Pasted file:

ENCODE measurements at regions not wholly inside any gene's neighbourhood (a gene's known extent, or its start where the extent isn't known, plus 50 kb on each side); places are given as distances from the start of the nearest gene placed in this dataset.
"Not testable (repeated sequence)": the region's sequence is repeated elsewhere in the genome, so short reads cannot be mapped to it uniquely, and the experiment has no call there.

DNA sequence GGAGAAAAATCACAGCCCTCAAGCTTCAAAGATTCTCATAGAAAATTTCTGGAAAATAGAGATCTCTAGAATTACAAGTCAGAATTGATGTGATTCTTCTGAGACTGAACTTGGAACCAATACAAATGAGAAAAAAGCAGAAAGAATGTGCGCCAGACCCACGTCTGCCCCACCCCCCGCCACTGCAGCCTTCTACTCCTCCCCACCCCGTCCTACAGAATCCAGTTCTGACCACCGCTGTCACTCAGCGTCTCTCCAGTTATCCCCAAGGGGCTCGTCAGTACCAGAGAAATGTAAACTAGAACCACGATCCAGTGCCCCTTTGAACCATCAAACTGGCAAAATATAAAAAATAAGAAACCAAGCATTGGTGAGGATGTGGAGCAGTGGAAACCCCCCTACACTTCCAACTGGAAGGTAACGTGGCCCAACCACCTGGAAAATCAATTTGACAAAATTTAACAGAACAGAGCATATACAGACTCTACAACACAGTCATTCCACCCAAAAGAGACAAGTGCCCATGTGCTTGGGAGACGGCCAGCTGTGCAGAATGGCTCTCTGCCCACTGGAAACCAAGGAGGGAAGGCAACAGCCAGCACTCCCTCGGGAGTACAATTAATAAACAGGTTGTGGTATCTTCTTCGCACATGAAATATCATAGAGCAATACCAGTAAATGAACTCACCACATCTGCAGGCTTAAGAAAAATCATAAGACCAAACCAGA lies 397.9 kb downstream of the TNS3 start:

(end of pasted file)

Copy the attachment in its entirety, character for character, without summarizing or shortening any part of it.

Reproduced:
ENCODE measurements at regions not wholly inside any gene's neighbourhood (a gene's known extent, or its start where the extent isn't known, plus 50 kb on each side); places are given as distances from the start of the nearest gene placed in this dataset.
"Not testable (repeated sequence)": the region's sequence is repeated elsewhere in the genome, so short reads cannot be mapped to it uniquely, and the experiment has no call there.

DNA sequence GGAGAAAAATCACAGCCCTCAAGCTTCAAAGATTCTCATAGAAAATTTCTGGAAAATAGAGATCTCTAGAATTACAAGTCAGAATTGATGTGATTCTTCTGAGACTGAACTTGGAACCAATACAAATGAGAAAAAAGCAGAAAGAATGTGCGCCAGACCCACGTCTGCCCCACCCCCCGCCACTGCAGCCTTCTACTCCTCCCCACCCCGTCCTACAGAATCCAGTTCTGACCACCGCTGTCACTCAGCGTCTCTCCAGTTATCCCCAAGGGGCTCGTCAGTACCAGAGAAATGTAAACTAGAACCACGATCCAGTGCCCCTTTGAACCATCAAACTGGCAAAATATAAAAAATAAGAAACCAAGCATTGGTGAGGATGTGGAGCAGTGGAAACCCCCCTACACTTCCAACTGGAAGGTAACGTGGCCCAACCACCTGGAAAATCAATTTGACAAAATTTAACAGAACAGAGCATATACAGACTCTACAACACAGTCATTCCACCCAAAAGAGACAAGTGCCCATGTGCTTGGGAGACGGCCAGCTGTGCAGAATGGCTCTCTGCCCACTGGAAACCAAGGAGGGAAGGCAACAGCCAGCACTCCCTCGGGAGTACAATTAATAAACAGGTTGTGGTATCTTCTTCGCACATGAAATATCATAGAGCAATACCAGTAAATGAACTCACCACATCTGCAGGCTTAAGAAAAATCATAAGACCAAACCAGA lies 397.9 kb downstream of the TNS3 start: